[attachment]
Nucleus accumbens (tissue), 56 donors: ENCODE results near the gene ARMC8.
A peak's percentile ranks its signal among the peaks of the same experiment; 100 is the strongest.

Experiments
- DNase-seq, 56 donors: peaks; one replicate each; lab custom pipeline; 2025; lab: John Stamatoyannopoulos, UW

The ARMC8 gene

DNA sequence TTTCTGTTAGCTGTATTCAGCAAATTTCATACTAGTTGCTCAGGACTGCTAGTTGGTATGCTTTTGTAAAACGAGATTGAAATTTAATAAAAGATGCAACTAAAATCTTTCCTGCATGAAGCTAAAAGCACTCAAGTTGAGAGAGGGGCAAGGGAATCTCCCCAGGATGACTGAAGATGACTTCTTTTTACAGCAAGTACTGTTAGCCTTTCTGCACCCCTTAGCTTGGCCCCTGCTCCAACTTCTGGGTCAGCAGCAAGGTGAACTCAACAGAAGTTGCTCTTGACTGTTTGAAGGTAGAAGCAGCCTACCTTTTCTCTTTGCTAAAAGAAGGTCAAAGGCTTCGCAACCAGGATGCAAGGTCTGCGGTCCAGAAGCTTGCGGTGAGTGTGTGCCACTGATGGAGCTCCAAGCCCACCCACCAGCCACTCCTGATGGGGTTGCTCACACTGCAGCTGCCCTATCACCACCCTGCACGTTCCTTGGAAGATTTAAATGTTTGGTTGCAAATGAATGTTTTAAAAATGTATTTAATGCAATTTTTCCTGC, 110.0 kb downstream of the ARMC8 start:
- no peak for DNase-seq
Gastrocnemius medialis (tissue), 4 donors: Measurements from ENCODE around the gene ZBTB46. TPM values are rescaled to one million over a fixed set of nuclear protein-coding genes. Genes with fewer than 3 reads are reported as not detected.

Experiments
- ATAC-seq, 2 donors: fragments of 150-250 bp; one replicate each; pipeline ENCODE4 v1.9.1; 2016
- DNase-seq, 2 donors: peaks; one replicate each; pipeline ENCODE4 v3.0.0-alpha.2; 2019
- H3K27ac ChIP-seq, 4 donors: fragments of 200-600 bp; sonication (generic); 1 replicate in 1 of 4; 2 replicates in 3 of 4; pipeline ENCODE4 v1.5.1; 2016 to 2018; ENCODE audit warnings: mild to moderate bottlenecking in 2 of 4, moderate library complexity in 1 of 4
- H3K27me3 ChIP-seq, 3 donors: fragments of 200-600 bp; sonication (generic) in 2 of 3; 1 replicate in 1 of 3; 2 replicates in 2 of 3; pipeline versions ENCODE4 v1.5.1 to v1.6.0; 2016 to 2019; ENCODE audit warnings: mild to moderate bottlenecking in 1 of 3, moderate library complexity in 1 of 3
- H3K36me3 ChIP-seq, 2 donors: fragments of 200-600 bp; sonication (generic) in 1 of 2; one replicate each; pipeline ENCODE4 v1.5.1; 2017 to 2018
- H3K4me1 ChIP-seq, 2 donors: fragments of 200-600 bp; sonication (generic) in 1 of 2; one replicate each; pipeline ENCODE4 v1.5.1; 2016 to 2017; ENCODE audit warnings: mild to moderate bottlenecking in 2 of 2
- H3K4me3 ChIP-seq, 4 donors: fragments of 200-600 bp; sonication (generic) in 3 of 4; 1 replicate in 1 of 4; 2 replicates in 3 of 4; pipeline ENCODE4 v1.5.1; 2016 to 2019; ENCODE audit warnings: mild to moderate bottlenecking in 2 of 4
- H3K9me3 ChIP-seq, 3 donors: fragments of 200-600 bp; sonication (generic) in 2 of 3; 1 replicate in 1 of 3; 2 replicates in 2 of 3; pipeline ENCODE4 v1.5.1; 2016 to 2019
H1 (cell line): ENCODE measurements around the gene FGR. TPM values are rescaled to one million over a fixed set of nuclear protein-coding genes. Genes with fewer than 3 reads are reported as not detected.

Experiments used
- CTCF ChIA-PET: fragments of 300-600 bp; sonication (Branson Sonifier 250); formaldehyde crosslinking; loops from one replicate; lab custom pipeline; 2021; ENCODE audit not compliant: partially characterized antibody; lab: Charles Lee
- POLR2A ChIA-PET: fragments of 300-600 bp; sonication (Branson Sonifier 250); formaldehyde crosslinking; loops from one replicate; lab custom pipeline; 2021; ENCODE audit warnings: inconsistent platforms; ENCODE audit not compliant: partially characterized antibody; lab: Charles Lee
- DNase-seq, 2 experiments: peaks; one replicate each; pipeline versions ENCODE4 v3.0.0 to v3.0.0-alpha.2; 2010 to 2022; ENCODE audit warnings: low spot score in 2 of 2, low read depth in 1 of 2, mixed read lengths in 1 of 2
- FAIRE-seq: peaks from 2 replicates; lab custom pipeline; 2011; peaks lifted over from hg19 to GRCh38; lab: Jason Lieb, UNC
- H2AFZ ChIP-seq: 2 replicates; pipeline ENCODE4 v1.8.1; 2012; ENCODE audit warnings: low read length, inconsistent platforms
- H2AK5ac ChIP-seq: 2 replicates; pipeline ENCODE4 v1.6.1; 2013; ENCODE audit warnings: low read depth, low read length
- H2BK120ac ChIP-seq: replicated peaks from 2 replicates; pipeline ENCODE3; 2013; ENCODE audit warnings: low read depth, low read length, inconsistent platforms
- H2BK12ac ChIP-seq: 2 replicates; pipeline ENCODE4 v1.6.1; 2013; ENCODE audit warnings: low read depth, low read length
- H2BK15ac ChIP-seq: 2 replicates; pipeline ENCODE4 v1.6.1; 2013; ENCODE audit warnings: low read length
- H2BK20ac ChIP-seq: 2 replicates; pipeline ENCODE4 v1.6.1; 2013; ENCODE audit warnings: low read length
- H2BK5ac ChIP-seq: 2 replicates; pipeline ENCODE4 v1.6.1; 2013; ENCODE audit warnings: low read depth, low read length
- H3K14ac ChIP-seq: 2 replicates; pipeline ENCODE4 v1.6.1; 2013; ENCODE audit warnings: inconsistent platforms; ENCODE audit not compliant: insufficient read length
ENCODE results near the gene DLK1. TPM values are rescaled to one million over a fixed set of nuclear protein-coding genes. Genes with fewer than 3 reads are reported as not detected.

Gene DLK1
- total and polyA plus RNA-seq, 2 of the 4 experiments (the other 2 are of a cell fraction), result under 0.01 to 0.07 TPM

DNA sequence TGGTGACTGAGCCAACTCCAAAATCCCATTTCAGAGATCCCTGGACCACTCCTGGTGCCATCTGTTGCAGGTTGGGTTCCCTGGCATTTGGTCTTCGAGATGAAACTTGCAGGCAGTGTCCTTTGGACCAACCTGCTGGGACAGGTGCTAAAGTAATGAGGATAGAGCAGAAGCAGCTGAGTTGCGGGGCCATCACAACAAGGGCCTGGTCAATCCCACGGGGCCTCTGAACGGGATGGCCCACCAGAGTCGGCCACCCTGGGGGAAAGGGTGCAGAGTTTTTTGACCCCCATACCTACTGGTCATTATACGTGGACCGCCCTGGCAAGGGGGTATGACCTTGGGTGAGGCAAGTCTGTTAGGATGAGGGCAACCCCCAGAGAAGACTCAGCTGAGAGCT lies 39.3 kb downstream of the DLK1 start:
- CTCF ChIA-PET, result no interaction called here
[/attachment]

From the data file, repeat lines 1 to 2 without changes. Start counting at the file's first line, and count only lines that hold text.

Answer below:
Nucleus accumbens (tissue), 56 donors: ENCODE results near the gene ARMC8.
A peak's percentile ranks its signal among the peaks of the same experiment; 100 is the strongest.